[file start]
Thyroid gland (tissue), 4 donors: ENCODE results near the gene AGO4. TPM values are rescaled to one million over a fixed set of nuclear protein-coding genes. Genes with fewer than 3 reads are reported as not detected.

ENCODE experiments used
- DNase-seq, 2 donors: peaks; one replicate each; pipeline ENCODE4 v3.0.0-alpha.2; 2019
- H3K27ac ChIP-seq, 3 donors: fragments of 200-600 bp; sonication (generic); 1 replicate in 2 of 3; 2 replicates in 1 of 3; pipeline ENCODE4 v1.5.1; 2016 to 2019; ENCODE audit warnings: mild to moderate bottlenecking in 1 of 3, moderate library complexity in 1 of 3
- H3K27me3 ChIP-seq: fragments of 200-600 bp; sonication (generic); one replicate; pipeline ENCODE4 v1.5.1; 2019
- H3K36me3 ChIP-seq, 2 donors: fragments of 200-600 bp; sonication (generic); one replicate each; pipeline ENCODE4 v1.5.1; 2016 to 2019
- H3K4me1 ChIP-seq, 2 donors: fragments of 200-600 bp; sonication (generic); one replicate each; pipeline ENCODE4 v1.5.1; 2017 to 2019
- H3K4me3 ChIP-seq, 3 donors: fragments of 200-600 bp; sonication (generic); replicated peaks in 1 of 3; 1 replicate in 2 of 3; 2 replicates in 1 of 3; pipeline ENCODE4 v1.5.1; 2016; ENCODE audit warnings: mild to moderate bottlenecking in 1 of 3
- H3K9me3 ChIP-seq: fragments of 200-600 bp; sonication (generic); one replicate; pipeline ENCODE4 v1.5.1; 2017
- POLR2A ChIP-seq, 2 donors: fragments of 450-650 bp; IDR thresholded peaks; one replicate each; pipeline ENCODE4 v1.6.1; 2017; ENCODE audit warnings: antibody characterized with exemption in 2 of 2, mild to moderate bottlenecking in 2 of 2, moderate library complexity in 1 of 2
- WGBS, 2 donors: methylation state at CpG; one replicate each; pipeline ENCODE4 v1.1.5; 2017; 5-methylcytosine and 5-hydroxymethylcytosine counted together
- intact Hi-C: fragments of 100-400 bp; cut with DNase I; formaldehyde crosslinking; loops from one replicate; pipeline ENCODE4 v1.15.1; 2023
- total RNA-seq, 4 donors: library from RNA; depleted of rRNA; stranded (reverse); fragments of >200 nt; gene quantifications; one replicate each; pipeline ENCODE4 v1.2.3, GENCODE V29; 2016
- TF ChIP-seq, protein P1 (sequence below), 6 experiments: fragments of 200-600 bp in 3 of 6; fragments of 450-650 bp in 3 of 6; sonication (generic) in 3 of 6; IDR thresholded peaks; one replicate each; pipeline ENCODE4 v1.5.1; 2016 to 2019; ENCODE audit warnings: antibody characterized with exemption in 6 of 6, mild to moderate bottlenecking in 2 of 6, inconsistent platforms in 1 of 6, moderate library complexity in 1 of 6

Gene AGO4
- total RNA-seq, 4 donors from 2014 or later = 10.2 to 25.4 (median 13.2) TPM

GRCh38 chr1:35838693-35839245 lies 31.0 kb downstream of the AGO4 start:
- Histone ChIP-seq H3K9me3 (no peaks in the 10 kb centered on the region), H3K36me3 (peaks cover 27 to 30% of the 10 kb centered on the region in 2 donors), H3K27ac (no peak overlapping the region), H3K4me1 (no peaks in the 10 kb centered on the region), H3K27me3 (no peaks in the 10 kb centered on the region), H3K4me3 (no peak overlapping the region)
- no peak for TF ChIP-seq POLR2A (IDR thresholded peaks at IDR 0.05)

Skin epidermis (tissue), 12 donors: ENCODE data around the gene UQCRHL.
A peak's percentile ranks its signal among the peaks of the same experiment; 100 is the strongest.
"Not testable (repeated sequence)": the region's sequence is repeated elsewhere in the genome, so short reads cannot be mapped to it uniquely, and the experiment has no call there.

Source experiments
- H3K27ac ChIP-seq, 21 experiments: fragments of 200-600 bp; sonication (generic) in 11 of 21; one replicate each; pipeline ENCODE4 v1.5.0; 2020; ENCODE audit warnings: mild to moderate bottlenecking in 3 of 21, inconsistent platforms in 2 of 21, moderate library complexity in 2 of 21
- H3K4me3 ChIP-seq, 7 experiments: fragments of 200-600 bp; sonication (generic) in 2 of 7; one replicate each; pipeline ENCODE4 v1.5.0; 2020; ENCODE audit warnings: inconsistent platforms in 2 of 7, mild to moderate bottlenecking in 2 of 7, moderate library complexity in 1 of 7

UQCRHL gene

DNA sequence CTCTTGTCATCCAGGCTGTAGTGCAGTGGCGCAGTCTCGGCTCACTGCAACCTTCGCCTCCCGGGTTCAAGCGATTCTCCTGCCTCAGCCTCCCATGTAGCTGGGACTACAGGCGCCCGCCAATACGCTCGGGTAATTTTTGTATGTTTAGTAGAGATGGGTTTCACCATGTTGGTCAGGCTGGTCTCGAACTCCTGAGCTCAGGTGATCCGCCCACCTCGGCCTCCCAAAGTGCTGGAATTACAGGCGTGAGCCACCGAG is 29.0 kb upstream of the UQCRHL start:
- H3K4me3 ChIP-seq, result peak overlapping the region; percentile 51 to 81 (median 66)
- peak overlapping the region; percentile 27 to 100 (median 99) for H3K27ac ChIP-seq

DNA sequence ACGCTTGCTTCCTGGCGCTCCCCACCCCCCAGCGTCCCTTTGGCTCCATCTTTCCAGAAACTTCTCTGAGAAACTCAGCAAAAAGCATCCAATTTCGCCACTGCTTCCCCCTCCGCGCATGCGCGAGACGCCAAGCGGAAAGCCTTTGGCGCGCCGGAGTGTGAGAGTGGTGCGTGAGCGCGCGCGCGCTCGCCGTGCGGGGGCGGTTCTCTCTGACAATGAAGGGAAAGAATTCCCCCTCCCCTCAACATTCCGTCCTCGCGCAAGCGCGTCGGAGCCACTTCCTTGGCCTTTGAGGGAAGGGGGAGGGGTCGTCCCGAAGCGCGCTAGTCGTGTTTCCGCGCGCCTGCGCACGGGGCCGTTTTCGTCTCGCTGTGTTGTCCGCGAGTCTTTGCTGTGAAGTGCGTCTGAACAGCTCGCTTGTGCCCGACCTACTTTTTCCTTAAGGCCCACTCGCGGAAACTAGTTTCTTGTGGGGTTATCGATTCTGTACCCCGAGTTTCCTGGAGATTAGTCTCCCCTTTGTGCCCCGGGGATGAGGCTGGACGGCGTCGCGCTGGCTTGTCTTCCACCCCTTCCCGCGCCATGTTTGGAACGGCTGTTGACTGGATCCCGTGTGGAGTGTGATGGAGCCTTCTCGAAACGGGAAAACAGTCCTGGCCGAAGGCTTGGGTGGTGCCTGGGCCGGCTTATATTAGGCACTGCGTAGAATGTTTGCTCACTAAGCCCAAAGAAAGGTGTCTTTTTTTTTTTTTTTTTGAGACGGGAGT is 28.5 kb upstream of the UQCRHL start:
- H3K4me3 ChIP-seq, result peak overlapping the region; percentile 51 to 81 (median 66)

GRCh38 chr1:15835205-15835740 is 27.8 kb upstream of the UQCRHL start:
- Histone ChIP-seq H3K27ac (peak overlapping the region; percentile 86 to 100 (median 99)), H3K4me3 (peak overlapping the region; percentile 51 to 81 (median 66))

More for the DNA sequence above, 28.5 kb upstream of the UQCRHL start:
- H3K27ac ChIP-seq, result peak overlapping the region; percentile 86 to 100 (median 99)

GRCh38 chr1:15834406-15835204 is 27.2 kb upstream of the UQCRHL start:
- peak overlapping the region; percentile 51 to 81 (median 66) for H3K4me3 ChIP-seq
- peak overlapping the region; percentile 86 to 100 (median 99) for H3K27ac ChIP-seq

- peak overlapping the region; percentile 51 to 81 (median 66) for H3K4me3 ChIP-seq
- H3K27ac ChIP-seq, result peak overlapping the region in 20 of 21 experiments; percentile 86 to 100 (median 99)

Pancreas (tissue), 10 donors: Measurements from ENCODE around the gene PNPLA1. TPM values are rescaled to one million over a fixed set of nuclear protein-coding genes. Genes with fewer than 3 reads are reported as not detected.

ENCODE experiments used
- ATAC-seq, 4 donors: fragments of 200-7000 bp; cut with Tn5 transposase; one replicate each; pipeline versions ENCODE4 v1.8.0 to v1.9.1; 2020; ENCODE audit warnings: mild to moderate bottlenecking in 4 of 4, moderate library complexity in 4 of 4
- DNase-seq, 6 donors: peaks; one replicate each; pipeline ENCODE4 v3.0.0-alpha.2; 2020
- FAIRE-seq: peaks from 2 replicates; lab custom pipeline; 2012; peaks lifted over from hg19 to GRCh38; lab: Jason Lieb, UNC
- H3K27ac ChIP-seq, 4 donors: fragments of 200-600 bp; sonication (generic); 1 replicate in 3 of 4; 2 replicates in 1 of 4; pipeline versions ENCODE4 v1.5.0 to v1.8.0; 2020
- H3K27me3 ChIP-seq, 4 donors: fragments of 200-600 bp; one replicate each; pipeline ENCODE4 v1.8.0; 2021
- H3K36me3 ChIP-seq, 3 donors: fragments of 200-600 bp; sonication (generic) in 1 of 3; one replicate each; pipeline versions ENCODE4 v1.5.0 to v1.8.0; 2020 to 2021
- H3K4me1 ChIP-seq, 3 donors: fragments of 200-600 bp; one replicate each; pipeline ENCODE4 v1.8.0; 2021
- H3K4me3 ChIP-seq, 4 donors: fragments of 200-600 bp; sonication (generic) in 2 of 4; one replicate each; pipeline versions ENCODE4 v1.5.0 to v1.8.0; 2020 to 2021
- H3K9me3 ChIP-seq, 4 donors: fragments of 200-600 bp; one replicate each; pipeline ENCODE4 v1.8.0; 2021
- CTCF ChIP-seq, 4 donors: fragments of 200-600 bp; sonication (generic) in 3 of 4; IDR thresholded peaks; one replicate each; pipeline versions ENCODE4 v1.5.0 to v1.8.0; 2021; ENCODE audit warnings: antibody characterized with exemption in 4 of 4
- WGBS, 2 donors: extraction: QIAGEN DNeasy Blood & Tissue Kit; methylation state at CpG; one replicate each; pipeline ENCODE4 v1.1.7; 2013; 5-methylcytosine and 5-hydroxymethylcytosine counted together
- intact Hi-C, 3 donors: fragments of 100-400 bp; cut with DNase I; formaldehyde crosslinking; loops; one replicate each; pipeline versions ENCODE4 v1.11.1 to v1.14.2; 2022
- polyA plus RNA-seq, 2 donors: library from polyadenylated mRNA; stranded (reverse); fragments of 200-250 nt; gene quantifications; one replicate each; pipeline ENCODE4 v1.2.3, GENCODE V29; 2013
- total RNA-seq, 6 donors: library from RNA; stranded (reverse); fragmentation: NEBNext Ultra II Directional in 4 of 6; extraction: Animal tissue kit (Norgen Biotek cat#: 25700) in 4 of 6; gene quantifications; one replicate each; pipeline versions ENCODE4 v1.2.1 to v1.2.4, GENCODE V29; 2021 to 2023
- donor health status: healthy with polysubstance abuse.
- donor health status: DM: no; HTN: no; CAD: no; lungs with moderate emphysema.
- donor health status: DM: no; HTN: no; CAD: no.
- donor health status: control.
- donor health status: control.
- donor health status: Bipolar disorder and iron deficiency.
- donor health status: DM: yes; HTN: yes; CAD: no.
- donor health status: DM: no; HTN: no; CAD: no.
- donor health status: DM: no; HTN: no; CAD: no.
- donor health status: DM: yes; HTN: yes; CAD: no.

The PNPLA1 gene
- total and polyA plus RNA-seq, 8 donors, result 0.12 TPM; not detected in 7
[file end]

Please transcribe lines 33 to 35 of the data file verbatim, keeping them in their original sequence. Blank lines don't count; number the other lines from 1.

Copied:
- Histone ChIP-seq H3K27ac (peak overlapping the region; percentile 86 to 100 (median 99)), H3K4me3 (peak overlapping the region; percentile 51 to 81 (median 66))

More for the DNA sequence above, 28.5 kb upstream of the UQCRHL start:
- H3K27ac ChIP-seq, result peak overlapping the region; percentile 86 to 100 (median 99)